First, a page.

When ten members of Arroyo’s Cabinet, dubbed as Hyatt 10, bolted from the administration a month later, de Castro refused to join them in their crusade and instead stood by the President.
“Ayaw niya maging traydor. Ang sa kanya, ituloy ang proseso, ano man ang prosesong ‘yan, kungimpeachment man o ano (He doesn’t want to be a traitor. The way he sees it, we must let the process continue, whatever that process is, impeachment or something else),” his campaign manager said in aPCIJ report.
Not spared from controversies
He was not, after all, spared from controversies and intrigues in his term as Vice President. In September 2004, de Castro, then Housing and Urban Development Coordinating Council (HUDCC) chair, picked his friend Celso delos Angeles, Jr. to head theNational Home Mortgage Finance Corporation (NHMFC).
NGOs in the housing sector protested the “brazen corruption”at the NHMFC under delos Angeles’ watch. De Castro, meanwhile, kept safe distance from the issue, even denying his friendship with the NHMFC chair. De los Angeles resigned mid-July 2005.
Early in his stint as vice president, he was also accused of being accomplice to the P8-billion bailout of the Lopezes’ troubled Maynilad Water company. He was criticized for being a Lopez lackey, being one of the closest people to the media firm’s CEO back in his broadcasting days.
In September 2009, de Castro got enraged after urban poor group Kalipunan ng Damayang Mahihirap (Kadamay) staged a rally while he giving a speech in a housing program event in Los Baños, Laguna. The militants were protesting the eviction of tens of thousands of families due to a railway project.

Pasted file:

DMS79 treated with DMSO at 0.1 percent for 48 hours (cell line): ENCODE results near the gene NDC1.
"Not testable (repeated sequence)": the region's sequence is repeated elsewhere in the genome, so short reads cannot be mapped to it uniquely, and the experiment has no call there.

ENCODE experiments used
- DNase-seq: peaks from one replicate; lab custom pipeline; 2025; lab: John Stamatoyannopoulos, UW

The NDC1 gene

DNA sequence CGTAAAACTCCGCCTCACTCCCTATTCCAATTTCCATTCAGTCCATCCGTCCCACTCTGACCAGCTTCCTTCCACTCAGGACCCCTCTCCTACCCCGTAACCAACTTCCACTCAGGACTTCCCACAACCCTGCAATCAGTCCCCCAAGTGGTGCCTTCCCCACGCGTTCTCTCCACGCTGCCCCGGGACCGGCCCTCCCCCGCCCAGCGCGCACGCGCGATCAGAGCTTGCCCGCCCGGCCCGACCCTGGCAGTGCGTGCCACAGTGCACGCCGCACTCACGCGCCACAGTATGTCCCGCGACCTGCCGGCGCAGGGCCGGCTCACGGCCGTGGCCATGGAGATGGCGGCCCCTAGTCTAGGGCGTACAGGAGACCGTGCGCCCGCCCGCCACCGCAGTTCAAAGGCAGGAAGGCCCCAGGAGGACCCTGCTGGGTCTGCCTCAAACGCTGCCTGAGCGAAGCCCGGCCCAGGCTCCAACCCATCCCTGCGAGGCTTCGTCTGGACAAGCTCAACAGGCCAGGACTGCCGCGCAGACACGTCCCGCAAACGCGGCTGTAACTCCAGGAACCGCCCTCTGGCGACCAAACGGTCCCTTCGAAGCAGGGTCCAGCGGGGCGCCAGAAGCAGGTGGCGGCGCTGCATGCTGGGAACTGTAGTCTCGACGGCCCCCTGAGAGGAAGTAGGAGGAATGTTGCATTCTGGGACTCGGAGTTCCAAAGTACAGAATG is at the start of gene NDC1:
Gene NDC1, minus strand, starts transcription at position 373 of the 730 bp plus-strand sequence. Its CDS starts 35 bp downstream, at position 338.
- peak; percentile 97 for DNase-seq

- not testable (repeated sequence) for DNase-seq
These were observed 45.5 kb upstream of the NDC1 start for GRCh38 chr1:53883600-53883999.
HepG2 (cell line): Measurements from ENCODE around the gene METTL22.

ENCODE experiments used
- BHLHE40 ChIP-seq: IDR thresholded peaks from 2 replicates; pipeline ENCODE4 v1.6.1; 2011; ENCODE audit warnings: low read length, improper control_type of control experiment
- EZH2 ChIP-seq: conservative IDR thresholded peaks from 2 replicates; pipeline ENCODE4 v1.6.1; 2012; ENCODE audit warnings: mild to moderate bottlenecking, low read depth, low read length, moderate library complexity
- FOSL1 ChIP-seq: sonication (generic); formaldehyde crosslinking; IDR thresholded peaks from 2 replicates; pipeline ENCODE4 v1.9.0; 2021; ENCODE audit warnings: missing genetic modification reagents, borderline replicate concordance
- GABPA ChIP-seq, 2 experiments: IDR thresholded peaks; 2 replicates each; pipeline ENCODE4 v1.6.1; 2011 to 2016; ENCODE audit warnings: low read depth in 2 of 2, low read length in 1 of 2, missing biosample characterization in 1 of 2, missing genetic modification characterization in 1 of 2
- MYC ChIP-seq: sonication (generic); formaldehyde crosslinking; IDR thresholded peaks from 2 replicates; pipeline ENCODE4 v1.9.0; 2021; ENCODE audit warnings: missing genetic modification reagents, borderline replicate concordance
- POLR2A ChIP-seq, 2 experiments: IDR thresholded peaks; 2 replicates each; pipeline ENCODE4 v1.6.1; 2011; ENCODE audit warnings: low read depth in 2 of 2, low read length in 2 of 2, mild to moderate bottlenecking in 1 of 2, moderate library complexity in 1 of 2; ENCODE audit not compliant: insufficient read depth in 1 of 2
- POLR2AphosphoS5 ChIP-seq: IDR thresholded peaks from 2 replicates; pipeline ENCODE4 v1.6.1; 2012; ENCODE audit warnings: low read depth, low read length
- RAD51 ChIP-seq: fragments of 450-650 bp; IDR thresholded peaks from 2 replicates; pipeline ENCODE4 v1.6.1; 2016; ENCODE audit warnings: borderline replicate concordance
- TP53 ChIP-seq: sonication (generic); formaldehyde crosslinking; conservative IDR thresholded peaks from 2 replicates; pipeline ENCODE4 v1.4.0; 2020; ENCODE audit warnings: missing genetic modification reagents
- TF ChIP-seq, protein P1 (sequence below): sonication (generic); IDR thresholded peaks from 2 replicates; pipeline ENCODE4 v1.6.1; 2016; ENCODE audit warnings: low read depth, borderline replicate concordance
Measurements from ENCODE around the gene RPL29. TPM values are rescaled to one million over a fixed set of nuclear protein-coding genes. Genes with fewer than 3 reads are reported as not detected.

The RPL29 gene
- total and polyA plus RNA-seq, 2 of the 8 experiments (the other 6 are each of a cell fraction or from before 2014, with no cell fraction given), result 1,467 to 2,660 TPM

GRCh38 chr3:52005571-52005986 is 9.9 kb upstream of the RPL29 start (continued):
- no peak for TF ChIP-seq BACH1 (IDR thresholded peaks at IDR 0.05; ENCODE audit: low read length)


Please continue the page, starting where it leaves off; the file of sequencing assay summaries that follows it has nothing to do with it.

“Sana nilapitan na lang ako. Baka kulang lang … KSP… kulang sa pansin (They could have just approached me instead of launching a rally. Maybe they are just insecure people),” De Castro said, referring to protesters.
De Castro went on further to blame poor Filipinos for their sorry state. “Maybe they are lazy. Tell them they are lazy. They should pay their loans. I will demand their payment or else I will drive them away, no matter who they are,” he said when asked why beneficiaries fail to pay their loans,” GMANews.tv reported.)
Such remarks have placed de Castro under the militants’ crosshairs, earning criticisms usually dished out against outgoing President Arroyo.
“God save the Philippines from people like Noli de Castro. We vow to continue exposing his anti-poor record among our kababayans and to actively campaign against him this elections, whether he runs for president, vice-president or senator,” Kilusang Mayo Uno said in a statement.
Round trip to broadcasting
But he did not run. In an interview in ABS-CBN’s Saturday show “Failon Ngayon,” de Castro admitted one of the reasons why he did not run for President is his links with Arroyo. His decision not join the electoral race paved the way for the candidacy of Gilbert “Gibo” Teodoro as Lakas-Kampi-CMD standard bearer.
Just as he announced he will retiring from public service, another controversy, perhaps bigger than the few ones he encountered, surfaced in his final two minutes.
De Castro, along with three other housing officials, are facing a graft complaint at the Office of the Ombudsman over the Smokey Mountain Development and Reclamation Project (SMDRP), an alleged midnight deal with businessman Reghis Romero, an Inquirer.net report said.
Under the alleged deal, Romero stands to receive a hefty P4.46 billion for costs his company incurred during the initial phase of the SMDRP, and several hectares of land, despite not being able to complete the project, according to an ABS-CBNNews.com report.
The ex-Vice President pleaded to spare him from the controversy. “Bakit kailangan ka pang siraan ay paalis ka na? Ano ang mapapala nila? (Why do they have to taint my name when I’m already leaving politics? What will they gain here in return?)” he said in a radio interview.
Today, June 30, de Castro will take his final bow from politics. He said he will return to his previous job as news anchor, but remains unsure whether he will return to his former company ABS-CBN or take the offer by Channel 5.